The study of ergative languages was one strand of research into language diversity that greatly advanced understanding of structure building and of the syntactic interfaces with lexical semantics (e.g., Massam 1985 et seq.; Polinsky & Preminger 2019) and morphology (e.g., Halle & Marantz 1993).
It is in this context that Léa Nash, celebrated in this volume, first made her impact in the world of linguistics. The current volume—a 21-chapter salute—pays tribute to Nash’s prolific contributions then and since. The papers offer both theoretical and empirical research into languages ‘scattered … upon the face of the earth’: Albanian, English, French, Georgian (both standard and dialectal), Georgian Sign Language (GESL), German, Hebrew, Icelandic, Italian, Iwaidja, Kiowa, Mandarin, Megrelian, Nyangumarta, Panyjima, Romanian, Russian, South Italo-Romance dialects, Spanish, and Svan.
The volume comprises three parts, Words, Phrases, and Sentences, which offer a rich dialogue with Nash’s multi-layered research. Reflecting her contributions to the theory of argument structure, there is strong representation of diathetic alternations, the syntax of causatives, and the typology of core and noncore dative marking. Other papers branch out in multiple directions, as Nash’s own research has done, including the morphosyntax of Georgian and its relatives, the syntax of the CP layer and of locative expressions, and issues of categorization, derivation, and Generative theory in general. The brief summary of the chapters that follows will orient the reader not just within this volume but within the wide-ranging rubble rousing that constitutes Nash’s personal linguistic enterprise.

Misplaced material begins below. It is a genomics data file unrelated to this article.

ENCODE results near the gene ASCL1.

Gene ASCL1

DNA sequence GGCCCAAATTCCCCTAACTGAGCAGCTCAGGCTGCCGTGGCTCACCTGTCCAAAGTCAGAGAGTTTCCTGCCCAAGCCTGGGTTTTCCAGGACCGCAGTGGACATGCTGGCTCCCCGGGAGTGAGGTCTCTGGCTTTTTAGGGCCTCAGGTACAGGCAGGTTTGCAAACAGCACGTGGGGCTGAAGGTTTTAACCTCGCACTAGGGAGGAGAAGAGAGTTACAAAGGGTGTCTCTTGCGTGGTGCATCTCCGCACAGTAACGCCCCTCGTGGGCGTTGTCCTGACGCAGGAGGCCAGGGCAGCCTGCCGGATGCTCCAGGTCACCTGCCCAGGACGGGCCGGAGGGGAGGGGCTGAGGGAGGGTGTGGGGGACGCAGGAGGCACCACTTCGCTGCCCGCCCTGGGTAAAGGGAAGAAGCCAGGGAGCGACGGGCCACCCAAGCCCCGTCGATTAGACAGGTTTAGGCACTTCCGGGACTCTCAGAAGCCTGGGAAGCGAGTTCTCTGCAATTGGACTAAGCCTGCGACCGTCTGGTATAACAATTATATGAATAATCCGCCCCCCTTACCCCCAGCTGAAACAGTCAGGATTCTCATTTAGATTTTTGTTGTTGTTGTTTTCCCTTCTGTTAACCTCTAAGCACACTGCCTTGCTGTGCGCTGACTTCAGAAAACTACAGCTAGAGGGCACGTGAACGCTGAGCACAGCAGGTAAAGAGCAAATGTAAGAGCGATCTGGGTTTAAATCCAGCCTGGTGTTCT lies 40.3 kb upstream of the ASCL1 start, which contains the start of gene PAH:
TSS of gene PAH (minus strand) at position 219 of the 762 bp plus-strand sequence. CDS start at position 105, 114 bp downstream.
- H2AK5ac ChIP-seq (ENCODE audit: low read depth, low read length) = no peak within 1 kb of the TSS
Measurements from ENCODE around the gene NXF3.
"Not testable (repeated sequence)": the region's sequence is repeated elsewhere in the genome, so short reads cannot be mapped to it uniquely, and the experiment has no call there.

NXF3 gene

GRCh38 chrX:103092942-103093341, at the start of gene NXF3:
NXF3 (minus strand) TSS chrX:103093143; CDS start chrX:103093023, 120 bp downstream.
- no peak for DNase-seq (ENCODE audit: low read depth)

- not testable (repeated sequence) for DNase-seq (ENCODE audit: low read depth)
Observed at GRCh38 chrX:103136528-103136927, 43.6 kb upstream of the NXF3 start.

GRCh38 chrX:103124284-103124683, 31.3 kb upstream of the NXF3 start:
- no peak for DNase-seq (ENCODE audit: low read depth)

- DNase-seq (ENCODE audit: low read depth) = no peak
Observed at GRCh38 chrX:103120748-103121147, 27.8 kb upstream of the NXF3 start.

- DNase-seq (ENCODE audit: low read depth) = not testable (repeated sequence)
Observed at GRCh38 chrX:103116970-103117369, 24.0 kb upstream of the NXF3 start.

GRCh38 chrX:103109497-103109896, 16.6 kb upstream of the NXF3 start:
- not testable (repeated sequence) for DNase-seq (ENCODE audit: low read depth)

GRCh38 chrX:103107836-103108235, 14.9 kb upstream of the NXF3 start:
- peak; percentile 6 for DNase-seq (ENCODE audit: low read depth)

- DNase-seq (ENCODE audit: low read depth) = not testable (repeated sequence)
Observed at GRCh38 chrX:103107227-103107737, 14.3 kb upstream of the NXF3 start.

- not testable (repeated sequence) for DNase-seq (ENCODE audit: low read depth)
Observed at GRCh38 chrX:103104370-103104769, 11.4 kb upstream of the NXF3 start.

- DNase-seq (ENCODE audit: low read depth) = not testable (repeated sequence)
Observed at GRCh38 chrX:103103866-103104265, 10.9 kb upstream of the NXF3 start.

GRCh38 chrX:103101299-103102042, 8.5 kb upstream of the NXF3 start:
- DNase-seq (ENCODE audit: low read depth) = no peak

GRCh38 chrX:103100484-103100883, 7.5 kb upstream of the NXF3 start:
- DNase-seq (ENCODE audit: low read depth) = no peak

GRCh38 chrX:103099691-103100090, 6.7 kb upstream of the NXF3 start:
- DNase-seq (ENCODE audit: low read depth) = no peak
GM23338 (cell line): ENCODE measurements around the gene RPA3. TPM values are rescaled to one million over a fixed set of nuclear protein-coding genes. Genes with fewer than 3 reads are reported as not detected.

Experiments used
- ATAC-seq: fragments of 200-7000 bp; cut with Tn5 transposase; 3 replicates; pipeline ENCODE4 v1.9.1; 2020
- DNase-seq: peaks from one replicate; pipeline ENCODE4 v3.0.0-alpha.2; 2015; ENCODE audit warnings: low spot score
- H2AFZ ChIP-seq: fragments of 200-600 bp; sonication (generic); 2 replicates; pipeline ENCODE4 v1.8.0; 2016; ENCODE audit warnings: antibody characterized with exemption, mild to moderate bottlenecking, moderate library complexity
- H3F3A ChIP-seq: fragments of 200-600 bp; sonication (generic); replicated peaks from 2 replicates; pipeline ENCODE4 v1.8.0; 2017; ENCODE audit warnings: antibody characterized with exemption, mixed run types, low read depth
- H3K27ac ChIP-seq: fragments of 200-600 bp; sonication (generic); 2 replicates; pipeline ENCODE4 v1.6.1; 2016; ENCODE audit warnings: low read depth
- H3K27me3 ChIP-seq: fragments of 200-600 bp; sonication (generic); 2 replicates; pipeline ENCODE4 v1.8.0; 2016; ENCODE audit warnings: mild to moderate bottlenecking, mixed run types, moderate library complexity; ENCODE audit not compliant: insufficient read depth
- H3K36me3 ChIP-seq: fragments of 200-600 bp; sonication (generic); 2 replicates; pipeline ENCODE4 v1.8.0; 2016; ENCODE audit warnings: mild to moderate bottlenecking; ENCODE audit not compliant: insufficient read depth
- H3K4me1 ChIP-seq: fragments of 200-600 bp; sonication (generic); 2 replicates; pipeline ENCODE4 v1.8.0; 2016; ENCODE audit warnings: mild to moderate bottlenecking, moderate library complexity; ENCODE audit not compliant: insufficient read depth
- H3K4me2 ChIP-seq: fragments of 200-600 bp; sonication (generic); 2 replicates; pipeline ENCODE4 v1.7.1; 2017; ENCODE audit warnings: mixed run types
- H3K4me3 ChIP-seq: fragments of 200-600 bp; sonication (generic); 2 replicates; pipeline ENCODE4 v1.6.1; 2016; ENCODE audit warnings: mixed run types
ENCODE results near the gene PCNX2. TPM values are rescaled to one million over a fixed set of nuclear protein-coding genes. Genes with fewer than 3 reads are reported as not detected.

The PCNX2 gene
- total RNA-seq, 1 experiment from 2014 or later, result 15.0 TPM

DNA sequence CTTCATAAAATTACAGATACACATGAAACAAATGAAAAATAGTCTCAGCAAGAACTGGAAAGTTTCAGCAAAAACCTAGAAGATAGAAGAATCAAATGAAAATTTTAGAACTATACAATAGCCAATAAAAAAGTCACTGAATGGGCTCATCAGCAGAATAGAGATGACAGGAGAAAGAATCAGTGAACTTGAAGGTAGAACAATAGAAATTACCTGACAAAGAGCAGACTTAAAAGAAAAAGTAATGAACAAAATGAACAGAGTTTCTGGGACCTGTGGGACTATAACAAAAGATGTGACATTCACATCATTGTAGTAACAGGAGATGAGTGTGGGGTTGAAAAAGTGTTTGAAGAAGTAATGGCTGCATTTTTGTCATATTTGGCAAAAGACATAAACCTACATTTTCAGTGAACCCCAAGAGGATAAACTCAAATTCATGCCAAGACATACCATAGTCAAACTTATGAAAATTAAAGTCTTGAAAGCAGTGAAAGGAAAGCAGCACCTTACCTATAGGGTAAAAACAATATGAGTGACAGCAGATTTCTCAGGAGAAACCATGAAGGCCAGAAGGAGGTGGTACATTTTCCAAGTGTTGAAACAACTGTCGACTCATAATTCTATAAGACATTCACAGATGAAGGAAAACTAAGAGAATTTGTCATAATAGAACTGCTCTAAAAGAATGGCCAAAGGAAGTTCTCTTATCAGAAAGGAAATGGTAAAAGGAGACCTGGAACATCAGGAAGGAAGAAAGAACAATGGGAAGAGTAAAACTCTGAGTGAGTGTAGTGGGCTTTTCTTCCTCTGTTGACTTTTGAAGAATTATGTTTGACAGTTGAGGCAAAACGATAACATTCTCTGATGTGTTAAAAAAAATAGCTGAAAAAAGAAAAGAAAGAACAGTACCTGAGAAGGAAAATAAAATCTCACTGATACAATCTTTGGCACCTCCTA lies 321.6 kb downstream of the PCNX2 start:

Words, the first part of the volume, focuses on diverse morpheme-related phenomena. David Erschler describes negation and negative-scoped indefinites in endangered Upper Bal Svan. The language deploys negative concord and negative polarity items in tandem and interpretation depends on pre- and postverbal positioning. Erschler proposes an analysis based on assimilation of negative concord to agreement. Relatedly, Tamar Makharoblidze describes negation in Georgian Sign Language (GESL) and its parallels with Georgian based on a corpus of three hours of recordings. Rusudan Gersamia addresses the intricate system of Megrelian verbal prefixes. Complex strings are subject to a fascinating array of morphophonological processes that make decomposition and glossing challenging. Using an electronic database of over 2600 sentences, the paper highlights the variety of difficulties that decomposition encounters as well as their diachronic sources and potential solutions. In a similar vein, Thomas Wier enriches the longstanding line of linguistic research into Georgian agreement by presenting historical and underappreciated dialectal data. Far from the templatic view at times encountered in descriptions of the language, Wier shows how increases and decreases in complexity often go hand in hand, creating conflicting patterns of morphological change.
Away from Kartvelian, Marie Laurence Knittel discusses French deverbal adjectives in -ant, offering an analysis that teases apart the contribution of the morpheme from those of its host. Xiaofang Zhou proposes a unified syntactic account of Mandarin axial complexes like zhuōzi-shàng ‘table-top/on’ and zhuōzi shàng-miàn ‘table up-face.’ Zhou hypothesises that these are nominal phrases with a complex internal constitution that accounts for their mixed distribution. Michela Russo describes how the mass/count distinction is encoded in the nominal determiner system in Southern Italo-Romance, tracing its diachronic development from Latin and its synchronic syntactic-phonological features.